Tokyo is one of the largest cities the world, with around 30 million people living in the metropolitan area. It’s also the most densely populated city on Earth. Tokyo is crowded, and it took me a few weeks to get used to it. Or, perhaps more accurately, it took me a few weeks to accept that going anywhere means being constantly surrounded by people, especially on the trains. It’s not exactly pleasant, particularly during rush hour or last train when station workers push people into train cars with a slab of cardboard.
Commuters jammed in on a Keihin Tōhoku Line train at rush hour, a shot I snapped on my mp3 player.
A cardboard-wielding station worker, waiting for the right moment to shove people into the cars for last train.
It’s one of the largest festivals in Iceland with more than 800 shows happening over a five-day period all across Reykjavík. Most artists are from Iceland, but there are also folks coming in from as far as New Zealand, and as close as the UK.
This year Airwaves’ 7,000 tickets sold out by mid-October. Since it’s a showcase festival—premiering up-and-coming local and international acts, similar to SXSW in Austin, Texas—there are a large number of industry and media folks coming as well. It’s not just a festival for rising talent, though—The Flaming Lips, Caribou, The War on Drugs, Ásgeir and Jungle are also on the line-up. I got an industry pass along with other festival directors, music producers, label owners, media personalities, and managers. I’ll post a re-cap after the festival with a write-up about shows, pictures from the photo pit and videos of performances and adventures around the festival. Suffice to say, I will not be sleeping for five days.
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As I await my departure for Accra in November, I thought I could answer some of the most common questions I receive, rundown some of my preparation and detail what I hope to do. I am lucky to live in the Bay Area, home to many organizations built for the preservation of the arts and arts education. I have spent the last months meeting with teachers, employees and heads of music programs of all kinds. It has been a fantastic time to learn, gather resources, make contacts and gain insight into the world I hope to join.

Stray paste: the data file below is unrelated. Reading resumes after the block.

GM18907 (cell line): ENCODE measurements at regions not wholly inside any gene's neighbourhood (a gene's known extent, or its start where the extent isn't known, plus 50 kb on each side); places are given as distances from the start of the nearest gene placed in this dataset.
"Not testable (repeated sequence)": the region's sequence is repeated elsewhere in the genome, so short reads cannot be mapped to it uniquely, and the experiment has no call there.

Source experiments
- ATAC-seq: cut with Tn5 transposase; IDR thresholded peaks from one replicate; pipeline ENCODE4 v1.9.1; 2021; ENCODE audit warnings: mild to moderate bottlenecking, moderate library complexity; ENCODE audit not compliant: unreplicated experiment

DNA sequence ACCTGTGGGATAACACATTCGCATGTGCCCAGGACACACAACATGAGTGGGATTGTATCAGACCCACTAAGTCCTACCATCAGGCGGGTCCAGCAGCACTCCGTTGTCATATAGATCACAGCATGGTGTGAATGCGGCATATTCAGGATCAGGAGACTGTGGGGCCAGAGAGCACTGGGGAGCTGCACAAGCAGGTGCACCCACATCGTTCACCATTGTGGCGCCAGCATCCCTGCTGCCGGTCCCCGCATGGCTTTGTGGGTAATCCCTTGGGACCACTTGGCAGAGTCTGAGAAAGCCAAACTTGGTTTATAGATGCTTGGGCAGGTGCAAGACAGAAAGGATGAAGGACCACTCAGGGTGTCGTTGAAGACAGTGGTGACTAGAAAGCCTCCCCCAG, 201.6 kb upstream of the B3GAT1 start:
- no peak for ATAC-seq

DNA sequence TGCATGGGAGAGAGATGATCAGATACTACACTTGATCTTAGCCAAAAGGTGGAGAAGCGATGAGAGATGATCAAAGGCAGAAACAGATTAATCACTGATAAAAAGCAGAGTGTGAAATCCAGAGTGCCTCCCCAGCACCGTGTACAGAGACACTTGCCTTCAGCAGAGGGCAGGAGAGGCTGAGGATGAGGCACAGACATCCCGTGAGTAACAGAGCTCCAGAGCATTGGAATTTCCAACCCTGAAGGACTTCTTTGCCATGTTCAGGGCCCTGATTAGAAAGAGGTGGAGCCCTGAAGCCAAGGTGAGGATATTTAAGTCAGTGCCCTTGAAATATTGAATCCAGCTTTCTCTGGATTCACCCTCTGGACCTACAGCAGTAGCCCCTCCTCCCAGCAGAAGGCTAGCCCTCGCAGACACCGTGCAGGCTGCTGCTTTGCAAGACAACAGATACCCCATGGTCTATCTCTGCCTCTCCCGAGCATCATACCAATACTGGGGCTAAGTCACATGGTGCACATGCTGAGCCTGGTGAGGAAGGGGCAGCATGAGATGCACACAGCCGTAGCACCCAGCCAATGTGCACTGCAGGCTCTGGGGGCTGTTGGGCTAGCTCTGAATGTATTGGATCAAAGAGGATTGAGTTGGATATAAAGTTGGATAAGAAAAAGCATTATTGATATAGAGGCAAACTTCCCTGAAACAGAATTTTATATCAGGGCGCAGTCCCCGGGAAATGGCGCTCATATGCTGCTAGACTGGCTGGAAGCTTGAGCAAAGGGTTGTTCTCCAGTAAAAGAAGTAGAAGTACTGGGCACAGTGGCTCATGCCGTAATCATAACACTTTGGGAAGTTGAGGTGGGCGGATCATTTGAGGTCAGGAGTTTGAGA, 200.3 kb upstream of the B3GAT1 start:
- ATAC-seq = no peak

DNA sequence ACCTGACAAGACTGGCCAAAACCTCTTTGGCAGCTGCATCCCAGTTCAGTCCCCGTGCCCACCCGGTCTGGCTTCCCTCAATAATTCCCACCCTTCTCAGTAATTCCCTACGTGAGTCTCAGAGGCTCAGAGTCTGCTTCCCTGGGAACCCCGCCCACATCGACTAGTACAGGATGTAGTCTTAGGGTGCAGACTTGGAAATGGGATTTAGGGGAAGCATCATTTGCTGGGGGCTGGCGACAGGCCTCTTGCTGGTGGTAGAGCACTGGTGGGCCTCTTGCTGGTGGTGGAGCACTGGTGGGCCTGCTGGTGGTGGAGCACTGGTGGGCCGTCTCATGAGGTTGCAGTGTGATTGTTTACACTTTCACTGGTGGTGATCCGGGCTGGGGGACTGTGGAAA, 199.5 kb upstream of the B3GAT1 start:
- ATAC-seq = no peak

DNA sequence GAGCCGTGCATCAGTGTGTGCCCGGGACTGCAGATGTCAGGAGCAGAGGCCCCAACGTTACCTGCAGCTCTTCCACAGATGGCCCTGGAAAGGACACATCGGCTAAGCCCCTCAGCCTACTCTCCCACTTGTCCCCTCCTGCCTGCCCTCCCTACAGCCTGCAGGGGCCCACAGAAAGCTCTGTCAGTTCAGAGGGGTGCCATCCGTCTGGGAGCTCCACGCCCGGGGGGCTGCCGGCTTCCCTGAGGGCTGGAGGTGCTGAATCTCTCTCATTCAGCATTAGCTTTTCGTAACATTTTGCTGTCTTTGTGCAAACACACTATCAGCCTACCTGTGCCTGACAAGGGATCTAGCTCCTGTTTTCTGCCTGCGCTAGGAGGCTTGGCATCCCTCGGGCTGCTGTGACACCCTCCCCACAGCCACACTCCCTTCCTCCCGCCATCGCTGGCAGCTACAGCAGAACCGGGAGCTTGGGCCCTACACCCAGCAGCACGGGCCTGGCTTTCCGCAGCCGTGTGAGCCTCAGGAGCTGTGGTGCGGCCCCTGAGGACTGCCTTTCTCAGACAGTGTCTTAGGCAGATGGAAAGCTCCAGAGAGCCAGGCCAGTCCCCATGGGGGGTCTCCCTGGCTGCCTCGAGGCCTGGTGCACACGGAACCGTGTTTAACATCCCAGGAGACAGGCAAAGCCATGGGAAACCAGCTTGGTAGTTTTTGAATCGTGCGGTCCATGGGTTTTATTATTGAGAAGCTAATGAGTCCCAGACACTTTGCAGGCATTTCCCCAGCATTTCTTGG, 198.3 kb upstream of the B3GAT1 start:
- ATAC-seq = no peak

The second Grassroots event in September was a success. My backyard was outfitted with a large tent, artwork, lights, a dual speaker and mixer setup, an “art wall” that people could draw/write on and candles to set the mood.
It was beautiful to see people I’ve never met before working together with people who have become close friends to build the event. I was full of gratitude. I put together a 30-second teaser of the event to help you get a feel for the environment:
The atmosphere of the event was full of openness and authenticity, which is what Saga Fest is all about. It was a beautiful gathering. It got me excited to see what an even larger community can build at Saga Fest in May.
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During late August, I hosted the first GRASSROOTS event in my backyard. GRASSROOTS is a community building music & arts project where I feature Iceland-based artists and musicians.
At every GRASSROOTS event, I will facilitate a series of community-building activities such as dinners, facilitated dialogue, arts and crafts workshops and sharing exercises.
The three goals of GRASSROOTS are:
1. Bring the community together in intimate spaces
2. Showcase the work of talented artists and musicians
3. Share the vision of Saga Fest
The first concert was small (about a dozen people), about six attendees were from Iceland and the other six were international visitors or residents. This is similar to the demographic makeup of what I’d like to see at Saga Fest.
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